Trail Talk 180 July 28th 2021

At the pond in the Maitland Woods on July 17th it was very different than on my visit a week earlier, as I did not see any frogs or turtles, you never know what you may see from one day to the next.

On July 18th I visited Essentially Lavender north of Teeswater, as Thyra and other Huron Harp school members were playing there.  I saw a Milbert’s Tortoiseshell at the pond and as usual the frogs leaped into the water so quickly that I could not identify them.  Later on during the garden tour there were about ten Milbert’s tortoiseshells flying around.  One landed on my trousers and then one landed on Thyra’s hand.

The mosquitoes have been very bad in our garden and in the surrounding area, but usually have not been a problem when hiking on the area trails.  At Lobbs we met some hikers who said that part of the trail had a lot of mosquitoes and flies, but when we hiked there we did not have any problems.  I think that their dogs might have stirred up the insects in the vegetation at the edge of the trail.  I was taught that light coloured clothing and not using any scent were good ways to reduce the chances of insect bites.  On one hike up North when a group of hikers stopped for lunch, there was a swarm of flies around two ladies who had very fine hair dos, so I suspected the scent in their hair attracted the mosquitoes.  Of course insect repellent and or netted clothing may be the only way to avoid bites.  Once when in Churchill Manitoba in July, there was no question that a bug jacket and gloves were essential and when out one evening when I put my hand on my head I would normally squash a dozen or more mosquitoes.

Monarch on a Spotted Knapweed

Ticks are always a concern, and I have been fortunate in only once having found a tick which was on Chewy.  Long sleeves, a hat and long trousers tucked in, reduce the chances of picking up a tick.  The Ontario tick map that shows the nearest area where ticks have been known to carry Lyme disease is at the Pinery Provincial Park.

An Early Goldenrod

On the hike at the Maitland Cemetery I noticed that the invasive spotted knapweed has started to come into blossom. Many of our trails have areas where knapweed is taking over.  I have noticed large patches in the Falls Reserve, near B. Edgar bridge, in Hullet and at the start of the Front road trail.

Many flowers are blooming earlier than normal this year.  I have already seen goldenrods, there were a lot on the Hullett Blue trail in the vicinity of the junction with the white trail. There are about 10 different species of goldenrod that might be found in our area, the photo is I believe of Early Goldenrod (Solidago juncea).  A few Jerusalem Artichokes at the Maitland Cemetery and in the John and Marylo Graham Nature Conservancy are in bloom.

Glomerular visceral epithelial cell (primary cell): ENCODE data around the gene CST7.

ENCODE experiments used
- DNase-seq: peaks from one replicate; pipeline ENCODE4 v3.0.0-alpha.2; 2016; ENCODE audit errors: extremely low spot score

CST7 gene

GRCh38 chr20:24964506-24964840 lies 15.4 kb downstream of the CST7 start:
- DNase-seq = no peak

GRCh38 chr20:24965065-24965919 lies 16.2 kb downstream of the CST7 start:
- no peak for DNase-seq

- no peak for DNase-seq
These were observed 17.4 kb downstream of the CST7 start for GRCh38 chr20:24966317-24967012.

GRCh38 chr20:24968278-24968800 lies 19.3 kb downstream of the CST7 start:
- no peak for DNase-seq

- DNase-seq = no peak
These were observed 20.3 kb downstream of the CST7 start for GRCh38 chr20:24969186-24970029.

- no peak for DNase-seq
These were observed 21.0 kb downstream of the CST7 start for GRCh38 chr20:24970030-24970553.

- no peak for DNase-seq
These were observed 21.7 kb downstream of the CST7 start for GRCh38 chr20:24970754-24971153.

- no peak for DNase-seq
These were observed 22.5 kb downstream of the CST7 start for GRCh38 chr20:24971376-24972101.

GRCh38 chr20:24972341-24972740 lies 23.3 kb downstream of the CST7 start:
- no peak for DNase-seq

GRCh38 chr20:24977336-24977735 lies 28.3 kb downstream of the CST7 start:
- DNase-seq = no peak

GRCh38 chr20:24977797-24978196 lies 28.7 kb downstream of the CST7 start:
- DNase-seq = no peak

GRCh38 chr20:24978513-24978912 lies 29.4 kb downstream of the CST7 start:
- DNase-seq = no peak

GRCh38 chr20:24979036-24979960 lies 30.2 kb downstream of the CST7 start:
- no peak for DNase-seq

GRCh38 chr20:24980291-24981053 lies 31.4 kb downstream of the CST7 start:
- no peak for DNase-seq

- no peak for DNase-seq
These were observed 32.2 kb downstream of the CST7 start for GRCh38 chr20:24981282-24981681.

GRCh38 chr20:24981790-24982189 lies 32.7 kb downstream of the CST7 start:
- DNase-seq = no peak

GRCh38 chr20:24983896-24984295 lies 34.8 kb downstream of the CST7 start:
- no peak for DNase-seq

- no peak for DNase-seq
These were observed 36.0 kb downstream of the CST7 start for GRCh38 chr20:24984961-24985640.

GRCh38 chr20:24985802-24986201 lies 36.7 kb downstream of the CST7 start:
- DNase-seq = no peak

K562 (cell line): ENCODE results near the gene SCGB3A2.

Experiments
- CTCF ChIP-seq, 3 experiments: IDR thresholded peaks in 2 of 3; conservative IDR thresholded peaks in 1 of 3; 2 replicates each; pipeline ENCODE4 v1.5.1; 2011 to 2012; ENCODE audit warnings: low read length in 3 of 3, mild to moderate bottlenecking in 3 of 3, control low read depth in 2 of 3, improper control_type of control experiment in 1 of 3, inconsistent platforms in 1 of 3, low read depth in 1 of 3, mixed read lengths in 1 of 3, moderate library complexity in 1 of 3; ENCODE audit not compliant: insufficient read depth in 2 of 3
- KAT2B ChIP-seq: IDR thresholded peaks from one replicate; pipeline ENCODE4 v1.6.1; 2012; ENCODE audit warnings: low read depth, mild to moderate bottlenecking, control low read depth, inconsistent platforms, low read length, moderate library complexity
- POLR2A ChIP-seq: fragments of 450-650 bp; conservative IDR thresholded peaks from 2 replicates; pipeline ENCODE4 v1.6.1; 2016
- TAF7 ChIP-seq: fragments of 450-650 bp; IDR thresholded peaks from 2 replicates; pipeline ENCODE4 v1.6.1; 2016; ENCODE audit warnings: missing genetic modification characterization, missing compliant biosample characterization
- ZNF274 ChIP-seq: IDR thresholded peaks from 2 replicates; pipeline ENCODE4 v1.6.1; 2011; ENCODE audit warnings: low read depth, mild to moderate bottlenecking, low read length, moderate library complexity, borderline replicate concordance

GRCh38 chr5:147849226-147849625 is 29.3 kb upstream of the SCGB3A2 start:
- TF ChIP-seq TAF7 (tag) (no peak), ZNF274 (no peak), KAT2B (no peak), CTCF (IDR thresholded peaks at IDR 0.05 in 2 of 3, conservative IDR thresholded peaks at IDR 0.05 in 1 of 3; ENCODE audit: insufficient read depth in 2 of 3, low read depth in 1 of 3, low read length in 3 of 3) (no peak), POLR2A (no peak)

Notes:  Hikers are expected to be socially distant from others.

Bayfield River Valley Trail Association Hike: Monday August 9th at 11 a.m. on the Sawmill Trail.

Maitland Trail reroute- There is a short reroute at River Line when heading upstream towards Boundary (B. Edgar) bridge. The trail entry point is now100m further North on River line. This added just over 200m to the length of the Maitland Trail. The km trail markers from 20 onwards have now been relocated to better reflect the latest estimates of the trail distances, for a total distance of the Maitland Trail of 51.6 km

Our Provincial Parks have free day use entry from Monday through Thursday until September 2nd.

Sam, Paula, Gabi, Rick, Anne, and Richard hiking on the Maitland Trail on July 21 ( an Uneven hike)

Tuesday Trompers and Uneven Hikers have restarted with up to 25 hikers.  On July 20th 15 Trompers hiked the Maitland Cemetery trail and on July 21st  seven “Uneven” hikers hiked the Maitland trail near Bishop’s Road. New hikers are welcome, and are required to sign the Maitland trail waiver.  The easiest way is to sign the online waiver at  under scheduled hikes and waivers.  To be added to the Trompers notices contact all sanders at  To be added to the hikes on Wednesdays or Thursdays contact Patrick Capper. Both groups meet at 9 a.m., the Trompers hike for about 1 hour, the Uneven hikers hike from 1 ½ to 2 hours.

The Woodlands Nature trail is still probably closed past the bridge due to uncleared storm damage.

The Maitland Trail is having a Bioblitz in August  see details on the website.

If you have questions or something of interest for Trail Talk email me Patrick Capper at